25. Any tips about mocking proto message?
  26. Is there a specific methodology you follow?
  27. Hi, which is the best tool to test APIs that are in sequence, Ex, API 1 out is the input of API 2 and API 3. It is better to include each API test into a pipeline by CI or there is a tool that could perform it all alone?
  28. What do you think of checking that a json (or xml) schema received is valid? Is it a good strategy to start with?
  29. Do you test REST specific post/get/delete/put for some uri?
  30. Do you check headers in api testing?
  31. Which of these tools do you like for API testing: retrofit2, Apache Http Client, RestAssure, Other?
  32. Can a well defined API-testsuite reduce or remove the need for unit tests in a distributed system with well-defined microservices.
  33. Can we rely 100% on API tests before releasing a backend application? If yes, how can we make sure that nothing will break in the frontend application?
  34. What are your thoughts on GraphQL and related tools e.g. GraphiQL etc? Is this likely to increase in popularity? The POSTMAN support is indeed improving
  35. can we do security or performance tests using API?
  36. Do you check error texts for 400/401/403/etc? And try to avoid 500 answers from the backend.
  37. Why different requests are there? Other than GET and POST.
  38. Do you have a pyramid ( kind of ) for testing API based on your personal experience?
  39. What does containerization mean for API Testing?
  40. What is a soap api?
  41. Beginner’s question: key factors to prioritise when you have 200+ end points?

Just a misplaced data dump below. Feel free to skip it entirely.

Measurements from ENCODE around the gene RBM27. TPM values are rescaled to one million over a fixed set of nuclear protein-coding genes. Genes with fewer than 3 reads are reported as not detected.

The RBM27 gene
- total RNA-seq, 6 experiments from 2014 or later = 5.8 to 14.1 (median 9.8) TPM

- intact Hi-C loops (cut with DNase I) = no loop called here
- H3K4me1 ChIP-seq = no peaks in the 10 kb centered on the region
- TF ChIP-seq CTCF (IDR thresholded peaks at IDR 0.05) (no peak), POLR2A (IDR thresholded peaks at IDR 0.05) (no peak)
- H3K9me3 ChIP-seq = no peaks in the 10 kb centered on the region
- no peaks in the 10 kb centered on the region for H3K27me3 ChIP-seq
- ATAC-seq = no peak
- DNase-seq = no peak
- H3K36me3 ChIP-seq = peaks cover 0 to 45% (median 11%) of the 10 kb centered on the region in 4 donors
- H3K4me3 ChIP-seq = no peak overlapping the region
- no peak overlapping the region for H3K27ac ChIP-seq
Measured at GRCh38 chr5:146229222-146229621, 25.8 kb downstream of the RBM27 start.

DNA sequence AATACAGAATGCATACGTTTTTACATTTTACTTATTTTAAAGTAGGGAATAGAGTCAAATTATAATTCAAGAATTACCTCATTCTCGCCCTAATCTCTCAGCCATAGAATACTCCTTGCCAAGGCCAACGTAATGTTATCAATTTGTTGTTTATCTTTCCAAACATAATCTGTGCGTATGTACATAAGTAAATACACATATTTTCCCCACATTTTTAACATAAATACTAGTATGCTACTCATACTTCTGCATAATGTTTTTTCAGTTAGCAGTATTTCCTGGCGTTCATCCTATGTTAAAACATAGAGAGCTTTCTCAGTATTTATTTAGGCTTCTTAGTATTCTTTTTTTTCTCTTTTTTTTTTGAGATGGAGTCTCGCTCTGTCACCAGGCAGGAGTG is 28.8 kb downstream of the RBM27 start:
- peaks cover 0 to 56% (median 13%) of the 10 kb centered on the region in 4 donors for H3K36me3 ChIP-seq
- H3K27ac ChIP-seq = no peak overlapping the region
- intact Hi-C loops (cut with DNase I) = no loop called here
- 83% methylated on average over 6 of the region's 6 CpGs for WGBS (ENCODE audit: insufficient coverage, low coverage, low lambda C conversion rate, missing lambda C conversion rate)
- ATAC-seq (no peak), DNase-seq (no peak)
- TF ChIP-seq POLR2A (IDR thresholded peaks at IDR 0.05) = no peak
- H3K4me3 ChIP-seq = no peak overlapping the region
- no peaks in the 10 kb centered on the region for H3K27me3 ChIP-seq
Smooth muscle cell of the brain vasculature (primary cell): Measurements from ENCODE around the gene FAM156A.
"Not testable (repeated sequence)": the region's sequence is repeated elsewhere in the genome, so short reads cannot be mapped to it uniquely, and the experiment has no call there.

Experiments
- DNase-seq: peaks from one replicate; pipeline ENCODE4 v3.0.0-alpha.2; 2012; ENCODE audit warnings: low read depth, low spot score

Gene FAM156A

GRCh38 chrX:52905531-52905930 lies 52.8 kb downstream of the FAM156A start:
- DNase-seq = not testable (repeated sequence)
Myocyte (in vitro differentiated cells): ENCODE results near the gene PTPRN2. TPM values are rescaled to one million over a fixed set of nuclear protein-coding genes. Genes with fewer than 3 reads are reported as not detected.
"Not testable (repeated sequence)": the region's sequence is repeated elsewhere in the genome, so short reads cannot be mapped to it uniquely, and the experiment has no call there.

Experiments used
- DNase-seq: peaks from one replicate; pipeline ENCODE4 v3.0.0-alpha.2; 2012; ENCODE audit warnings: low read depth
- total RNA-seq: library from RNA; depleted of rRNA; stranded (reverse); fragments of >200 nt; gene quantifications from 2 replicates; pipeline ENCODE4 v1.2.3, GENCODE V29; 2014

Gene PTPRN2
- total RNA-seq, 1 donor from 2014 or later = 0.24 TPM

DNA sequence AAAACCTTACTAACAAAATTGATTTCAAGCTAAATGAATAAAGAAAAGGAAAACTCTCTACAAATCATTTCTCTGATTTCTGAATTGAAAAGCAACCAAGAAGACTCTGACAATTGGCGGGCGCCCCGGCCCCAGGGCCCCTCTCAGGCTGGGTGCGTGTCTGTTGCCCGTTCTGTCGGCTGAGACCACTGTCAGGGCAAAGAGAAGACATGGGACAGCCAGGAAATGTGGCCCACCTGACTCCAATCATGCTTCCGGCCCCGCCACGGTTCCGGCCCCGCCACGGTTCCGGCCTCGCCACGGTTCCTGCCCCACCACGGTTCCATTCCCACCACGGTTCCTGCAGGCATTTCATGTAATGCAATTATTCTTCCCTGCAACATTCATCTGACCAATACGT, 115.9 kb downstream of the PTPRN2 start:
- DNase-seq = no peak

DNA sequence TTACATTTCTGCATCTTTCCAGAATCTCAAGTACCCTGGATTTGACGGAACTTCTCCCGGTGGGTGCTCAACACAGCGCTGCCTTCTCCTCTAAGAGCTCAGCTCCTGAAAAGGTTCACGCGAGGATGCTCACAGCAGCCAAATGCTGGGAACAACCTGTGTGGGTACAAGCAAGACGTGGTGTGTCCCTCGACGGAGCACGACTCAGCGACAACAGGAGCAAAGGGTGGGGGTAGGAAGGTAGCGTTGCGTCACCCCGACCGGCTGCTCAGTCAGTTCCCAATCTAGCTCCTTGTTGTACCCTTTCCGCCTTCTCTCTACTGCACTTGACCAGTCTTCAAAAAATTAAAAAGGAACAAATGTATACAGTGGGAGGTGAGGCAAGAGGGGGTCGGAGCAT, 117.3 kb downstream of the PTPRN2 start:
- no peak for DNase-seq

42. Do you use a lot of mock data when automating to validate against? When is it good time to mock or not?
  43. Do you have any suggestions on where to go to get API training resources?

Questions Hilary wanted to come back to

  1. Could you please share if you have any “special” API checks which were discovered while testing or after missing a bug? (“special” means-> you did not think about it previously but after discovering the problem or missing the bug you have started to check )

For the person who had a Graph QL query, maybe @jamesespie can help

I have been through several API training courses and they all basically show how to structure API requests. I would like to know how to structure tests for a completed GraphQL API. Do you use user journeys (if so how can I confirm all API endpoints have been covered) OR do you create tests for each query and mutation??

For me, yes. Automated checks of all types should by atomic, meaning they depend only on themselves. If they depend on other checks/tests, you start to get a maintenance nightmare when something goes wrong

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Questions that are unclear or need more context!
I’ve grouped together questions I can kinda vaguely answer because I don’t have enough clarity or context on the question itself. Feel free to message me or reply to this with further details!